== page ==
Agile Didn't Do It

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The other day David Dombkins responded to a comment by Rajesh Mathur stating the following:

Fully agree Agile is not a [silver] bullet and it is not suited to over 96% of organisations. Agile has killed thousands of people through its [lack] of standards, compliance, [weak] T&E and minimally sufficient products.

He then went on to state:

The reports on Boeing clearly blame agile. In Australia the government services delivery agency with its [Robodebt] recovery process is accused [of over] 2000 deaths. The agile process delivers [minimal] sufficient outputs that are not bound by standards and have unreliable T&E. [It’s] about time the risks of agile are made public. Agile is in the end a cost cutting / profit maximisation methodology that is gift wrapping in fake innovation and kale empowerment.

I strongly disagree with this and stated that agile is being used as a “convenient scapegoat” in these situations. This is my side of the argument. I fully encourage anyone who disagrees with me to post a short response in the comments, or write an article stating your views. I am more than happy for you to quote any of my arguments as part of your response to this.

To begin with, let’s review the Agile Manifesto. The Agile Manifesto states 4 values:

  • Individuals and interactions over processes and tools;
  • Working software over comprehensive documentation;
  • Customer collaboration over contract negotiation;
  • Responding to change over following a plan.

I have also seen mention of an Agile Manifesto 2.1; although I don’t think there is much traction for version 2, let alone a version 2.1, for those who believe in this movement, the revised values are:

  • Teamwork & responsibility over individuals and interaction;
  • Business value over working software;
  • Partnership elaboration over customer collaboration;
  • Prepare for change over respond to change.

Notice that in these comments there is nothing about minimal outputs, in fact the second item in each version states the exact opposite, demanding working software or business value. Nowhere does it state that standards should be reduced or removed; nor does it say that compliance should be ignored. Plenty of organisations have successfully adopted agile practices in highly regulated, standards driven environments.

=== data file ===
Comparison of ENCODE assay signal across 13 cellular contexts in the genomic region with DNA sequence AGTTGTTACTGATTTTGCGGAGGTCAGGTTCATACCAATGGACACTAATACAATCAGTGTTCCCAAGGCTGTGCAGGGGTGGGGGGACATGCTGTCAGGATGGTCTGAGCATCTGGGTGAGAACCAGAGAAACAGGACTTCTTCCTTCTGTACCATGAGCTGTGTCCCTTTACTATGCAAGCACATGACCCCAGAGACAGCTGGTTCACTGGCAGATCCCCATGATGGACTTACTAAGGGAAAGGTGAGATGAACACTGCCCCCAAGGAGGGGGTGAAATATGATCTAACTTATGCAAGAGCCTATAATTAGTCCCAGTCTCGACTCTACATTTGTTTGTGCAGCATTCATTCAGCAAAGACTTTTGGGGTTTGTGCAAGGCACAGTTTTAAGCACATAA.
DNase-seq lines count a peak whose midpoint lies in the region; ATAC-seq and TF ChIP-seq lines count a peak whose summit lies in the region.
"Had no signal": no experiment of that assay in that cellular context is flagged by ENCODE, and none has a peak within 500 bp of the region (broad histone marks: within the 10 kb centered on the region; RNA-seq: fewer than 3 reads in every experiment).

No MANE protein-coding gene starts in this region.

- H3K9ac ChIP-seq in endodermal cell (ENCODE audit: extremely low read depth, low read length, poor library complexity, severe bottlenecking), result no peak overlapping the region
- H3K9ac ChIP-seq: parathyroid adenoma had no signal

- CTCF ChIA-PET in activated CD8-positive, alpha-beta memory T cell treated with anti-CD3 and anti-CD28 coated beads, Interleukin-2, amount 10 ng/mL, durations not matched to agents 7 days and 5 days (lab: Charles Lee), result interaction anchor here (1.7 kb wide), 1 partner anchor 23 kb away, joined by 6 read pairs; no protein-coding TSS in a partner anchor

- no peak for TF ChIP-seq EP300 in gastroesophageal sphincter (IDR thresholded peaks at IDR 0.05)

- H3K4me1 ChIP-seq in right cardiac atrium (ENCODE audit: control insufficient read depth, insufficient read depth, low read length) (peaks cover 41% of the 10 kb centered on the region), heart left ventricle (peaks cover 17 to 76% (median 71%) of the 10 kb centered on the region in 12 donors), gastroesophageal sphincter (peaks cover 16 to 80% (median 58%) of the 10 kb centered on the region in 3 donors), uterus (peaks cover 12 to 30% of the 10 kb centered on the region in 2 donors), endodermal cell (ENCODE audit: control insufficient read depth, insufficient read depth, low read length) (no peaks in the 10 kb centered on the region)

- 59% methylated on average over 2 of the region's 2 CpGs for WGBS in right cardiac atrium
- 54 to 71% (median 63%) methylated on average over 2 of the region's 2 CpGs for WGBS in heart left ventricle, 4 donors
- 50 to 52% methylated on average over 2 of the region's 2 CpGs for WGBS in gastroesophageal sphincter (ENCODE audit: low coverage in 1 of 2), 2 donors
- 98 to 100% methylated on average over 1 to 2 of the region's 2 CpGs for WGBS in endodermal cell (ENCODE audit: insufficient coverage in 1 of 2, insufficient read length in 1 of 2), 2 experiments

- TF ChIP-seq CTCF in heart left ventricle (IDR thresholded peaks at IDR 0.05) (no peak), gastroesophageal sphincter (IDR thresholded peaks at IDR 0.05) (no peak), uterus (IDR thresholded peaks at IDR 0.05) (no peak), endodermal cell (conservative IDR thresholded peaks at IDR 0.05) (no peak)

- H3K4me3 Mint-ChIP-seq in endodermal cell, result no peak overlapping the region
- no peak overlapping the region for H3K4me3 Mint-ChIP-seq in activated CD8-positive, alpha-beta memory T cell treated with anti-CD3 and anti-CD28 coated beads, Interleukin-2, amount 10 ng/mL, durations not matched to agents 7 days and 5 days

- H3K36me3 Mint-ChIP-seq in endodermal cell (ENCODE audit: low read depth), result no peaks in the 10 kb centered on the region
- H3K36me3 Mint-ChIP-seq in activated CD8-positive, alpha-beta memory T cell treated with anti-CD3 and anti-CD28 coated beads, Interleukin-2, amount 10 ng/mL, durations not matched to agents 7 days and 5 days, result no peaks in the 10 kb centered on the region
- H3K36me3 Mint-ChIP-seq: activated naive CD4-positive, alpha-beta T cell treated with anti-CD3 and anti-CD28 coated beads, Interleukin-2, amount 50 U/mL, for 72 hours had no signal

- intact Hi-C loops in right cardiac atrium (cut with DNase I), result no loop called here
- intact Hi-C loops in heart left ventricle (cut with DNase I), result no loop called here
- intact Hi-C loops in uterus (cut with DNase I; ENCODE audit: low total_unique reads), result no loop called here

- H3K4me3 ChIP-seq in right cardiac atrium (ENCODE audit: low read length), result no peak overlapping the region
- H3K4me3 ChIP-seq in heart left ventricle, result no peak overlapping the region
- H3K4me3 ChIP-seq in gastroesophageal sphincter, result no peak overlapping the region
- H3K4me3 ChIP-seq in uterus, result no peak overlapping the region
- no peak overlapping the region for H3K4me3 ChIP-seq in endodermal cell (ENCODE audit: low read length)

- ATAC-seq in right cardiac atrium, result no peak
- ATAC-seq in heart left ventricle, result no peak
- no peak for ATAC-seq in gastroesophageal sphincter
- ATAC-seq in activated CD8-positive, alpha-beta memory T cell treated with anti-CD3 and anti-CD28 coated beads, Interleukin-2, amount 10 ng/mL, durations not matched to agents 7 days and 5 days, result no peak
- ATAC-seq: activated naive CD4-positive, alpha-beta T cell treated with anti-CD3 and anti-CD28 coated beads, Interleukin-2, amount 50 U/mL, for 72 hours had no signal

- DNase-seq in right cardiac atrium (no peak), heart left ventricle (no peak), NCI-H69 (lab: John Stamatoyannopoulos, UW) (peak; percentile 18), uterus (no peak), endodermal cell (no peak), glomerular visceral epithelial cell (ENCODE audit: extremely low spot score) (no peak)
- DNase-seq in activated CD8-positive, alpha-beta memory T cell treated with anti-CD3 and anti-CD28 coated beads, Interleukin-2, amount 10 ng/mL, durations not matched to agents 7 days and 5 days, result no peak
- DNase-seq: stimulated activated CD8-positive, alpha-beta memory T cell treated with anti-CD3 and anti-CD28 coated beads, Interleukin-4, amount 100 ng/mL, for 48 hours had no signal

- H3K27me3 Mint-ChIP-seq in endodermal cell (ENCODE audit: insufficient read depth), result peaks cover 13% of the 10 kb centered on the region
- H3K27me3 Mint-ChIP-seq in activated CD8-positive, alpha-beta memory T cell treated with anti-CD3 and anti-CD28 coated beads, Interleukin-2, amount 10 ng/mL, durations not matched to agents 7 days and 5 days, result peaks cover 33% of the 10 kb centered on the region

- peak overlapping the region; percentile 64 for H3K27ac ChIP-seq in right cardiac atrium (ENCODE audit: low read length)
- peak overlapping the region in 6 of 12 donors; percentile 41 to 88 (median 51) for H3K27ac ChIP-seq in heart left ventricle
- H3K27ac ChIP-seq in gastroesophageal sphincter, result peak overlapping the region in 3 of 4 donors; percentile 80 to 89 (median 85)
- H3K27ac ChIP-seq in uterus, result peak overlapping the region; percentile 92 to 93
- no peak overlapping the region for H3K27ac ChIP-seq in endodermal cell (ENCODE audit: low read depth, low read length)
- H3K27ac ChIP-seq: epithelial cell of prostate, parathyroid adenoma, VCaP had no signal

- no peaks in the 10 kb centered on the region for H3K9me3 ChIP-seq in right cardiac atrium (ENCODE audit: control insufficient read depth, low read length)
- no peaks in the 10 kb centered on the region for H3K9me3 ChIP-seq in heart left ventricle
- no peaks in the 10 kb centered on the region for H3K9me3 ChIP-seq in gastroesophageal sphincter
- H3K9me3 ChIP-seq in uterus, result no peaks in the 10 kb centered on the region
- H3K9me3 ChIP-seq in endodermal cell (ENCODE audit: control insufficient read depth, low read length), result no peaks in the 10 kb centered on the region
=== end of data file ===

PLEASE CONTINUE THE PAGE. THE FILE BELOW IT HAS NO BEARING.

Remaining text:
It doesn’t matter what system an organisation uses, if the organisation is cutting costs something has to give; in the case of Boeing quality was reduced; in the case of Robodebt poor data matching practices have been implemented.

David stated that agile is essentially a “cost cutting / profit maximisation methodology”. I don’t believe the Agile Manifesto was written with cost cutting in mind, some cost savings may occur as a side effect of implementing the values of agile, but it was never meant to be a primary driver. My reading of the Agile Manifesto leads me to the view that the manifesto is about the wellbeing and empowerment of individuals, reducing time wasted on tasks that are ultimately redundant, and improving customer experience.

Robodebt

If we look at the example of Robodebt, this system could have been implemented through a waterfall or agile process. Agile didn’t enable this system to exist. Bureaucrats made a decision to implement some loose data matching and send out debt recovery letters; the framework of the welfare system allows the Department of Human Services to push the onus of proof on to the welfare recipient.

Robodebt may have used agile during the implementation process, but even then, two of the four agile values have not been honoured.

Customer collaboration was not undertaken, or if it was it was ignored. If customers were involved in the creation of the Robodebt system there would have been cases where it was found the data matching techniques were insufficient; customers would have highlighted the stresses caused by the false accusations of a debt; the system’s data matching techniques would have been improved.